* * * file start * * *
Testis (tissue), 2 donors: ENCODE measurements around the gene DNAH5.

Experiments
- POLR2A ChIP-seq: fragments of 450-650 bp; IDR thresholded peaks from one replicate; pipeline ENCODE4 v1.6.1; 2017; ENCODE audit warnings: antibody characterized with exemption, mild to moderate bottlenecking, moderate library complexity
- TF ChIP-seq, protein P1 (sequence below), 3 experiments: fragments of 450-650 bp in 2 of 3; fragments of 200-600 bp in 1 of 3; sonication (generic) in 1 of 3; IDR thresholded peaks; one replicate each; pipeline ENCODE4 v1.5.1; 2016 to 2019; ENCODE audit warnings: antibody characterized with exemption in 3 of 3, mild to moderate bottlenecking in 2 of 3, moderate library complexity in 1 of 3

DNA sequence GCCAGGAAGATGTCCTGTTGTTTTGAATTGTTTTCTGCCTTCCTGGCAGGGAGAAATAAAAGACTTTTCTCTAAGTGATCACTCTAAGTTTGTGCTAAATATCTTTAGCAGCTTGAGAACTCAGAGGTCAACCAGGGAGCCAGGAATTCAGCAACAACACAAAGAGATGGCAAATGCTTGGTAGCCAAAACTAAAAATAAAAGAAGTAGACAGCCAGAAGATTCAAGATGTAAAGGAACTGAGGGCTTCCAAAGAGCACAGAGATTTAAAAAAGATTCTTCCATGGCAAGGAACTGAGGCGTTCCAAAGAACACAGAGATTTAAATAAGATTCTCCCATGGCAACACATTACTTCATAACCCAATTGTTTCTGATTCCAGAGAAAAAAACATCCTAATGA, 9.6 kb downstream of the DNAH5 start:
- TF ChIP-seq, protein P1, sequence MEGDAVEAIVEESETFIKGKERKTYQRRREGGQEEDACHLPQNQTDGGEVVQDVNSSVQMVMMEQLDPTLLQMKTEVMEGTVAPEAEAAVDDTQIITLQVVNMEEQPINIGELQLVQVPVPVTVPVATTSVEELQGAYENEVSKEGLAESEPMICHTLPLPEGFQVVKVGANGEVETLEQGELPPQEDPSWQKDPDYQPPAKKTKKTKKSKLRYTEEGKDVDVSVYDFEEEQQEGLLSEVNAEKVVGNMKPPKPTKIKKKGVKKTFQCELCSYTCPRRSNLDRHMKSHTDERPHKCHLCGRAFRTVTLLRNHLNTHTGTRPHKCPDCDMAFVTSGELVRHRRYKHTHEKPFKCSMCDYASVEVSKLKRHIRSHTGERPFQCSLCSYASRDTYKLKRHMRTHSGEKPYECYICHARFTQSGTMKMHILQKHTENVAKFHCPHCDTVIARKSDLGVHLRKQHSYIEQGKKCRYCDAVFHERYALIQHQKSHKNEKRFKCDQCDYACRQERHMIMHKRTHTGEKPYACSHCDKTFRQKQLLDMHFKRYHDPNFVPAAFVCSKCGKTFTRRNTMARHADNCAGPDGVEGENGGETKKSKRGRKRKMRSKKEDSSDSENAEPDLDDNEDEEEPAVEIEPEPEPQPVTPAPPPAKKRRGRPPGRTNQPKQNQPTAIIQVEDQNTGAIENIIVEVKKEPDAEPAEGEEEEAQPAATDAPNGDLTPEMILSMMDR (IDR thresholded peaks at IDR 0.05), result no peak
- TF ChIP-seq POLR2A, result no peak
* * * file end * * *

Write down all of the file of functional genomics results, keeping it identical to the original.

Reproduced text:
Testis (tissue), 2 donors: ENCODE measurements around the gene DNAH5.

Experiments
- POLR2A ChIP-seq: fragments of 450-650 bp; IDR thresholded peaks from one replicate; pipeline ENCODE4 v1.6.1; 2017; ENCODE audit warnings: antibody characterized with exemption, mild to moderate bottlenecking, moderate library complexity
- TF ChIP-seq, protein P1 (sequence below), 3 experiments: fragments of 450-650 bp in 2 of 3; fragments of 200-600 bp in 1 of 3; sonication (generic) in 1 of 3; IDR thresholded peaks; one replicate each; pipeline ENCODE4 v1.5.1; 2016 to 2019; ENCODE audit warnings: antibody characterized with exemption in 3 of 3, mild to moderate bottlenecking in 2 of 3, moderate library complexity in 1 of 3

DNA sequence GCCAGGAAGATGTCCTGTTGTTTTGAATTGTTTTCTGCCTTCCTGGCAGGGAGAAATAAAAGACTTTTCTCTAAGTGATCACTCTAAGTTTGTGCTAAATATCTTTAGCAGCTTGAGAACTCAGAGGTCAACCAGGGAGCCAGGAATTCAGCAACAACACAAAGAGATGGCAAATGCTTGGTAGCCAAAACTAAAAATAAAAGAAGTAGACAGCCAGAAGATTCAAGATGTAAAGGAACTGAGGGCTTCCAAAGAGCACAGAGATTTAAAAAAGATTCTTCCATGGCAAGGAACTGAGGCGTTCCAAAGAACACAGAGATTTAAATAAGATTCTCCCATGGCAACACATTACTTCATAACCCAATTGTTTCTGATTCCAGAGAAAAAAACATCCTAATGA, 9.6 kb downstream of the DNAH5 start:
- TF ChIP-seq, protein P1, sequence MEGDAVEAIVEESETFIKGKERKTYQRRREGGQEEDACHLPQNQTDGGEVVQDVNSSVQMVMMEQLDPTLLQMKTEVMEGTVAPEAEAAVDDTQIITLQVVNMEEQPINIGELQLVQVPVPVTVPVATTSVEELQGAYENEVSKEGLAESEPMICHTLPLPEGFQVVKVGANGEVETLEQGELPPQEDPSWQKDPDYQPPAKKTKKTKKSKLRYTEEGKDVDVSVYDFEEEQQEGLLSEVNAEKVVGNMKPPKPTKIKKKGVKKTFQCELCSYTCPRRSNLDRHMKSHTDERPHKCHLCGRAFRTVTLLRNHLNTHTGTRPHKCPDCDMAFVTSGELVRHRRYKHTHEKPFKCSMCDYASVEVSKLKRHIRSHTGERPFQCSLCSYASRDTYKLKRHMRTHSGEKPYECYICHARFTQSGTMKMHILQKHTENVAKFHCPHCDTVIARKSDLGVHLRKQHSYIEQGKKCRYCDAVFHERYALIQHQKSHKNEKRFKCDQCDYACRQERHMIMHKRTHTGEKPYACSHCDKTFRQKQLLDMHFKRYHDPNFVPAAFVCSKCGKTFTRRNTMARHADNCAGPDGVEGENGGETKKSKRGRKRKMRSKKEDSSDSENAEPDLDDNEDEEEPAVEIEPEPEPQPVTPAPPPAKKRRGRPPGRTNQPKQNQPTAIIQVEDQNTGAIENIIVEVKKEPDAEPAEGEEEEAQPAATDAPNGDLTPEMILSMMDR (IDR thresholded peaks at IDR 0.05), result no peak
- TF ChIP-seq POLR2A, result no peak